In my post on the UMP six months ago, I categorically stated that I did not believe for a minute that Sarkozy would succeed in his comeback and impose himself as the UMP’s candidate in ’17. I still hold to this. We’ll have to see what effect, if any, Sunday’s outcome will have on his poll numbers but, for the moment, they’re not good. In the latest IPSOS baromètre—the best poll out there measuring the popularity of politicians IMO—Sarkozy is at 35% positive and 60% negative. And outside the hardcore UMP base, large majorities of those polled over the past three years—including non-UMP right voters and centrists—have consistently said they don’t want to hear about another Sarkozy presidency. And though he’s the champion of the UMP base, a sizable portion of party members do not want him, as was revealed by Bruno Le Maire’s unexpectedly high 30% score in the internal party election last November 29th. Sarkozy, ceding to the insistence of the majority in the UMP’s Bureau Politique, had already accepted à contrecœur the principle of a presidential primary open to all voters of the right and center (and not just card-carrying UMP members). The alliance with the UDI in the departmental elections—and with Sarko’s buddy-buddy campaign appearances with UDI president Jean-Christophe Lagarde—made an open primary a done deal (it will be held in November 2016 and with much the same organization as the 2011 PS primary). If centrists and UMP non-sarkozyistes coalesce around Alain Juppé’s candidacy, Juppé will beat Sarko—period—and particularly if their respective poll numbers stay about where they are today (Juppé, who remains the most popular French politician, is at 52% positive/33% negative in the March IPSOS baromètre). As one knows from presidential primaries in the US—plus the French Socialists’s in 2011—the primordial consideration for the majority of primary voters is winning the election, of having the strongest possible candidate to beat the opponent. Exceptional moments excepted, everything else is secondary.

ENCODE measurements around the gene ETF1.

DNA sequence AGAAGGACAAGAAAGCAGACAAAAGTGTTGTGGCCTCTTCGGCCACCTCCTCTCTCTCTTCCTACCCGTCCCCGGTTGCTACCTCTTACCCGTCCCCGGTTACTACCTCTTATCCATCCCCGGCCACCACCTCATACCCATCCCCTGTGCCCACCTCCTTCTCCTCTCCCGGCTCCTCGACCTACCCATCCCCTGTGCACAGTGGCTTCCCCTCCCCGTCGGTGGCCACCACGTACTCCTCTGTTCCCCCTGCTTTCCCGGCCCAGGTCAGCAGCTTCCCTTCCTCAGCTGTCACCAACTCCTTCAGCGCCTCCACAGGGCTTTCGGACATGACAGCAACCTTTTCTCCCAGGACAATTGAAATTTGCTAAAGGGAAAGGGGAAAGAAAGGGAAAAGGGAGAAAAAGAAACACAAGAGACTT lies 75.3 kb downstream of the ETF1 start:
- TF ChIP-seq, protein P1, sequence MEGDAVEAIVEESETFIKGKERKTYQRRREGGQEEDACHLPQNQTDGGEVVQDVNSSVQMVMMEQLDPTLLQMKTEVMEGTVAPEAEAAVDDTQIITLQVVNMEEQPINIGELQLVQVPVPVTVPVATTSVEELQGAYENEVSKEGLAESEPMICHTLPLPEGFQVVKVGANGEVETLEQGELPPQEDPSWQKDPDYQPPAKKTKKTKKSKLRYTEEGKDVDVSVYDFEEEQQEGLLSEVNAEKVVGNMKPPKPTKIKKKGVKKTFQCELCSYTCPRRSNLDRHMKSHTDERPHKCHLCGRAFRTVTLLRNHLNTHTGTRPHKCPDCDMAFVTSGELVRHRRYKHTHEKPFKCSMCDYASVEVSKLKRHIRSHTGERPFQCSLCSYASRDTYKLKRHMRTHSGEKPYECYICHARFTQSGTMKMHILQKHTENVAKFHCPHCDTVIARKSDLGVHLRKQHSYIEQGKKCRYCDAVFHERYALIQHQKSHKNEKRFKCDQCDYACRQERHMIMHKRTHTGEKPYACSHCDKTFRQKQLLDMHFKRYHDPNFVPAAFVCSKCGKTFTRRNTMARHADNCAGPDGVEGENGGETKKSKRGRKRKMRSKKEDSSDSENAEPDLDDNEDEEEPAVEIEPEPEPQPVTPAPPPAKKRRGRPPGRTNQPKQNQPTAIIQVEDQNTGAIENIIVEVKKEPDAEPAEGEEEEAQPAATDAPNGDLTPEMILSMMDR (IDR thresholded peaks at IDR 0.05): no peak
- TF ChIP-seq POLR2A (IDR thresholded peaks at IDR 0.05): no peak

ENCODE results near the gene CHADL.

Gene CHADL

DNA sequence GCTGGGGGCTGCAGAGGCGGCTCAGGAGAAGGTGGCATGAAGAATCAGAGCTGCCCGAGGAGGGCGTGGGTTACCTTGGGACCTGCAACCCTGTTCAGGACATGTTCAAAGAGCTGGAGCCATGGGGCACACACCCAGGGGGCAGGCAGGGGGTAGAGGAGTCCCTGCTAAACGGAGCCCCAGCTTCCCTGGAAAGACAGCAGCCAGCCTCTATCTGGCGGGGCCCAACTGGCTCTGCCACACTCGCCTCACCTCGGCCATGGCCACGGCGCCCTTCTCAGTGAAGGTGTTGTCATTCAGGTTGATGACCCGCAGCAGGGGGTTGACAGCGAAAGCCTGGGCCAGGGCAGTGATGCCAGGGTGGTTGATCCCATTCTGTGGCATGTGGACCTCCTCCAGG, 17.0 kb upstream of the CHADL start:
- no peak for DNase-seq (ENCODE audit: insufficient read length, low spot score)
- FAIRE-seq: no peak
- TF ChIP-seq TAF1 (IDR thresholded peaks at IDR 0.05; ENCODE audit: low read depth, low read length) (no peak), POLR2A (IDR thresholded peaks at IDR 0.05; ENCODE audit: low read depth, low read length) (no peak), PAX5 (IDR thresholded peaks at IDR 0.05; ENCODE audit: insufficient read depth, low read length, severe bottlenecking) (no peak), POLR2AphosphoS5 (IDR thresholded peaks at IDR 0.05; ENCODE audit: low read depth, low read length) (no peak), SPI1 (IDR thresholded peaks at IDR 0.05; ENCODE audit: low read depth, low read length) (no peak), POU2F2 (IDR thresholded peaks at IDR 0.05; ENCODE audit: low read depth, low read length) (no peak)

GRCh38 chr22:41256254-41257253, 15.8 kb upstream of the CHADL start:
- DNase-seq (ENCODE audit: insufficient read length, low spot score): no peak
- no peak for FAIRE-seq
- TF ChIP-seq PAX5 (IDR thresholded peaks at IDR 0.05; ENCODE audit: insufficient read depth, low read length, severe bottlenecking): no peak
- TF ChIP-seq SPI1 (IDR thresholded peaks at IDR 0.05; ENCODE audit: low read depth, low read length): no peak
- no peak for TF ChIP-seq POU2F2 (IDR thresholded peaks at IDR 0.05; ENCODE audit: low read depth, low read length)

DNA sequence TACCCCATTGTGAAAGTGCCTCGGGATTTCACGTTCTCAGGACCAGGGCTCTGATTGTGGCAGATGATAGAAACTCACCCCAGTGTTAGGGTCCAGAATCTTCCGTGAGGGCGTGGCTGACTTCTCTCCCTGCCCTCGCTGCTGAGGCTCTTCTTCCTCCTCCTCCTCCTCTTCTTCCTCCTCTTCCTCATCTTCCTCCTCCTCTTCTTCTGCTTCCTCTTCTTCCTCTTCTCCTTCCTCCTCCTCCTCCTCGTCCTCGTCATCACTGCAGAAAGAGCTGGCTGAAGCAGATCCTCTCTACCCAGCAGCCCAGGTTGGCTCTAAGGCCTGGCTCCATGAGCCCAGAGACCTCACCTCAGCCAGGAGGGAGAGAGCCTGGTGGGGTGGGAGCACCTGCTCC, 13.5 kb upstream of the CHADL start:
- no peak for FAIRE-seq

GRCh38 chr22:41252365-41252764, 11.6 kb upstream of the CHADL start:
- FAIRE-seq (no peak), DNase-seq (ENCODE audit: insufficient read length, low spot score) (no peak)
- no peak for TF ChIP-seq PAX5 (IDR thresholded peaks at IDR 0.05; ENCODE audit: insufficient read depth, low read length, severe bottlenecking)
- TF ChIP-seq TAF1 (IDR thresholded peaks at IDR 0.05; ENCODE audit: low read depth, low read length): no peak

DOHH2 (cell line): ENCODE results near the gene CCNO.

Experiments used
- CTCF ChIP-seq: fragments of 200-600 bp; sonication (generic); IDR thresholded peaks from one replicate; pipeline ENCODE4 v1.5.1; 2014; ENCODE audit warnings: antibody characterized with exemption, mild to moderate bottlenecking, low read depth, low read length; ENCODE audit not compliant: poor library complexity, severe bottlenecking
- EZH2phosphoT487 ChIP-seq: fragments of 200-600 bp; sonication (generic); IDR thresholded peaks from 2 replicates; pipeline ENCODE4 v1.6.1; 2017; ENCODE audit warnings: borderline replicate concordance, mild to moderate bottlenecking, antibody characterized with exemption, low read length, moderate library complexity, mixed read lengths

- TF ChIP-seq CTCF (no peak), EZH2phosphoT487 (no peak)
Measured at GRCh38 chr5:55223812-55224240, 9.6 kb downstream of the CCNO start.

The primary will hardly be a cakewalk for Juppé, though, as the immigration and national identity questions are sure to be central and on which Sarkozy is more in tune with the Tea-Partyized UMP base—a base that increasingly rejects Juppé, seeing him as a centrist, even a crypto-gauchiste (on economic issues the proclaimed UMP candidates are all playing the same broken record—baisse-des-impôts-baisse-des-charges-moins-de-fonctionnaires-réculer-l’âge-de-la-retraite-blah-blah—which everyone’s heard thousands of times, stokes the enthusiasm of no audience, and shifts no votes). The only thing for Juppé—who’s as principled a politician as one will find—to do will be to defend classic neo-Gaullist republican values, to stand squarely against the phobia of Islam and Muslims that is infecting public discourse in France. If he does this and in a principled way—again, in invoking republican values—it will work for him, I guarantee it. He’ll attract more votes than he’ll lose. The campaign is sure to be a nasty one, particularly if Sarkozy underhandedly sponsors a centrist candidate (e.g. J-C Lagarde) or coaxes other UMP tenors into the race (Le Maire, NKM…) in order to split the Juppé vote, which he’s entirely capable of doing (though a manifest subterfuge by Sarkozy will render inevitable a centrist/moderate right candidacy in the general election, e.g. François Bayrou or even Juppé himself). Whatever happens, the UMP primary will be of capital importance, as whoever wins it will be the prohibitive favorite in 2017 and with a huge UMP majority in the National Assembly that will follow.